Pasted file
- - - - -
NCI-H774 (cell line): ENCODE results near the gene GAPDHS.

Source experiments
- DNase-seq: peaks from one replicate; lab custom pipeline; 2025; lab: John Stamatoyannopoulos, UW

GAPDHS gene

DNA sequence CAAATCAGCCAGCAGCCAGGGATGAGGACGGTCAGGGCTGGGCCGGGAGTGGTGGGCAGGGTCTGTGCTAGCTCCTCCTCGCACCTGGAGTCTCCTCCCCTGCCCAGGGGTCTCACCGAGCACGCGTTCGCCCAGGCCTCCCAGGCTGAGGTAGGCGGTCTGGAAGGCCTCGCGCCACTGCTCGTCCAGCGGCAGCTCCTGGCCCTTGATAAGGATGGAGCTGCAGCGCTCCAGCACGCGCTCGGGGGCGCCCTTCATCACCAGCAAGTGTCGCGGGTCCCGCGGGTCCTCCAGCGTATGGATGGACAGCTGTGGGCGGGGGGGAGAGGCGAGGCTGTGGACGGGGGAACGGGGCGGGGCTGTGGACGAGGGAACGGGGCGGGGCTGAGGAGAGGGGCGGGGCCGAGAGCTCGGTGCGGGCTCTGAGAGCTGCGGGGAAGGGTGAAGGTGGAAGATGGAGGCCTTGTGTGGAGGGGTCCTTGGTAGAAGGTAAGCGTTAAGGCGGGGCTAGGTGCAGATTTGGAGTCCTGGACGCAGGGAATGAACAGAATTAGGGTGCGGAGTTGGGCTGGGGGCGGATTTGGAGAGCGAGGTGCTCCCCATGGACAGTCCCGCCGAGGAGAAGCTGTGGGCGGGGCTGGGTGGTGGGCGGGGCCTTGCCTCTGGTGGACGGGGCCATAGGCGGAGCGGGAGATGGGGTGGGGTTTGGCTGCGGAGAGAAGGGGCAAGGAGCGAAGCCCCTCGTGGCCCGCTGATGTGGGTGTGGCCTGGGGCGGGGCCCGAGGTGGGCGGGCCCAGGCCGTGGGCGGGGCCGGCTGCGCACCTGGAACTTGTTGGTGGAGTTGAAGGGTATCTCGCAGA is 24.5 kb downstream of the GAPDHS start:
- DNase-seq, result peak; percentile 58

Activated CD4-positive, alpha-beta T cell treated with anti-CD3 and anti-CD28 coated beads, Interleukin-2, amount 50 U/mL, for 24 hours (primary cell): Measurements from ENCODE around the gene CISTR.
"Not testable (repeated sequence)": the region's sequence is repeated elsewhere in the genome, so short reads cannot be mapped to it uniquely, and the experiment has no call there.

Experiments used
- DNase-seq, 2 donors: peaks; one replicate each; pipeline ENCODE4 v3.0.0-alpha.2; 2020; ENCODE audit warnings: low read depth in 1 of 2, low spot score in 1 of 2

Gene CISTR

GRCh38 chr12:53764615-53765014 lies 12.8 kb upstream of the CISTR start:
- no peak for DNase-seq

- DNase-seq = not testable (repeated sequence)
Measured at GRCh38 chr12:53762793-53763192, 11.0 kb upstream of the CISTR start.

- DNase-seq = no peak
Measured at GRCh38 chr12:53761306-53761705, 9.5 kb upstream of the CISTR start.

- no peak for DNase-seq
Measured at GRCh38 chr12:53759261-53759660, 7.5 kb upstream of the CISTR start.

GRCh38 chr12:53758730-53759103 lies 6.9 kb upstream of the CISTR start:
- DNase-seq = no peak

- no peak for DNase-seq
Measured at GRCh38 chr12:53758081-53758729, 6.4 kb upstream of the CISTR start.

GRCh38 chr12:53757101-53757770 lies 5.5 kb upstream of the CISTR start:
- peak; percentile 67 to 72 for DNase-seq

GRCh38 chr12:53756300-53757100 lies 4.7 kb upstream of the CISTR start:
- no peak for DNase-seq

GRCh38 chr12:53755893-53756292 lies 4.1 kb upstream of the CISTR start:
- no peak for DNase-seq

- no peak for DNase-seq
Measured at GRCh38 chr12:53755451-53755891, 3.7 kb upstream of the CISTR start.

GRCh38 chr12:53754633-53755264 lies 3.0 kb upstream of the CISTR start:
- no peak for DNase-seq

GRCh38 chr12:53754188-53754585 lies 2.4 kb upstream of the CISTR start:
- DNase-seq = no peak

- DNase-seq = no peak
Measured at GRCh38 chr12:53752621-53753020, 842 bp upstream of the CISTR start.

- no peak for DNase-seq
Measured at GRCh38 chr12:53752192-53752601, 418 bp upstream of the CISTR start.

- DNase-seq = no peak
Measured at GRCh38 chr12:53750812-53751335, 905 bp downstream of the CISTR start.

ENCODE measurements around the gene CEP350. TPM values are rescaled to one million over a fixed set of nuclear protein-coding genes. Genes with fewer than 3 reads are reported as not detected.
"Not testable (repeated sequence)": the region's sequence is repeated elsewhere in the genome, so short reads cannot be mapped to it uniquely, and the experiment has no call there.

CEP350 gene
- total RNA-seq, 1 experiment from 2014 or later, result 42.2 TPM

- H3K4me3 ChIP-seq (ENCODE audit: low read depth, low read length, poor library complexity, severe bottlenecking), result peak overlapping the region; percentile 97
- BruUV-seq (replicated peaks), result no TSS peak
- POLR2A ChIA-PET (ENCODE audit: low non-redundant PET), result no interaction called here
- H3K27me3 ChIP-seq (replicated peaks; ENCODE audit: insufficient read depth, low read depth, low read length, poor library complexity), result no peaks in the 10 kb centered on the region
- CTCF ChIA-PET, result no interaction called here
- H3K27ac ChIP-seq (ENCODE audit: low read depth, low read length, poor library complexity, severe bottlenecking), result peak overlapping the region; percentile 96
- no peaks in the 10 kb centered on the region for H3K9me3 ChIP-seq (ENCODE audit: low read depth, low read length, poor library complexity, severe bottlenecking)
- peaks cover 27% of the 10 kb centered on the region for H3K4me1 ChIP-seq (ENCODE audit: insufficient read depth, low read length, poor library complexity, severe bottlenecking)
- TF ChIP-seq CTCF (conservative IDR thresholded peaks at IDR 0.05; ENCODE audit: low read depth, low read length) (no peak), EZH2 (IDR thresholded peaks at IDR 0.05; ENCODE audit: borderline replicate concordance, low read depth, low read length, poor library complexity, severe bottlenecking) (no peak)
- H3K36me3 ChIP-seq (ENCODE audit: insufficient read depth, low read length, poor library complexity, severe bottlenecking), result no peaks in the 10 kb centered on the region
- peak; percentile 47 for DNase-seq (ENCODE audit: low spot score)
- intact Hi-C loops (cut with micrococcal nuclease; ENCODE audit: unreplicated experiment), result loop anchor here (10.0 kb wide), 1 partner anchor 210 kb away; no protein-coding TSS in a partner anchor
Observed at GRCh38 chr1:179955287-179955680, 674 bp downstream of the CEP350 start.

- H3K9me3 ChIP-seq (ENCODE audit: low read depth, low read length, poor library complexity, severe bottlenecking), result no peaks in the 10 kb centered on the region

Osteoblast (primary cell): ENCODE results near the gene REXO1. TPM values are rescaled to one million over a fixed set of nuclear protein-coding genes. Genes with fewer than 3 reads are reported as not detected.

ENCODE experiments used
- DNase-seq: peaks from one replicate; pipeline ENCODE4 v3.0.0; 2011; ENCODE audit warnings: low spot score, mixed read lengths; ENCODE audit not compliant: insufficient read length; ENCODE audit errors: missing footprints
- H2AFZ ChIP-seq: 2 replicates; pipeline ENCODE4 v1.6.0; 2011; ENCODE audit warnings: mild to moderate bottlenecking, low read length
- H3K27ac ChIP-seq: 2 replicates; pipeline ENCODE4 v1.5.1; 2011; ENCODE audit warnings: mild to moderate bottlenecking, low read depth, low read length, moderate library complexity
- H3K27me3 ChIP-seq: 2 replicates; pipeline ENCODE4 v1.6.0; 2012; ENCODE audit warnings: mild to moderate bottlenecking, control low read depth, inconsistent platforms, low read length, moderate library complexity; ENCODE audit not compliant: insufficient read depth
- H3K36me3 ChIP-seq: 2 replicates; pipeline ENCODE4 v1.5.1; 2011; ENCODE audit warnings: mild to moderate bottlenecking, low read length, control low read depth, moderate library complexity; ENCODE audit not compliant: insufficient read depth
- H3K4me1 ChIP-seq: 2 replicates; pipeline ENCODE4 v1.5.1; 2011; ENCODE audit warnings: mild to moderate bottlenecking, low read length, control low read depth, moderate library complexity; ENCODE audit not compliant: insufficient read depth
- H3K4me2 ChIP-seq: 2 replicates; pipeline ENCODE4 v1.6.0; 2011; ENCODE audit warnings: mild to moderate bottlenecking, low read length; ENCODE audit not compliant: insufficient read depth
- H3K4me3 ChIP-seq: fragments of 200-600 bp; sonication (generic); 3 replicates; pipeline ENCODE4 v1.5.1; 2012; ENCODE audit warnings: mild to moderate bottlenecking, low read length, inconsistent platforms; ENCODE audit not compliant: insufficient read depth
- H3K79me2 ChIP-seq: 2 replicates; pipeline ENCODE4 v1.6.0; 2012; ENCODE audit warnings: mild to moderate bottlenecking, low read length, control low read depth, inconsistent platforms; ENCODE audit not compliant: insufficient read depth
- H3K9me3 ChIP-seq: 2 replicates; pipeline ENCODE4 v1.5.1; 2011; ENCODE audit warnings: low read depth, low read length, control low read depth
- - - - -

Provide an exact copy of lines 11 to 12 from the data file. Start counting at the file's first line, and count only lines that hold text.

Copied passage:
Gene CISTR

GRCh38 chr12:53764615-53765014 lies 12.8 kb upstream of the CISTR start: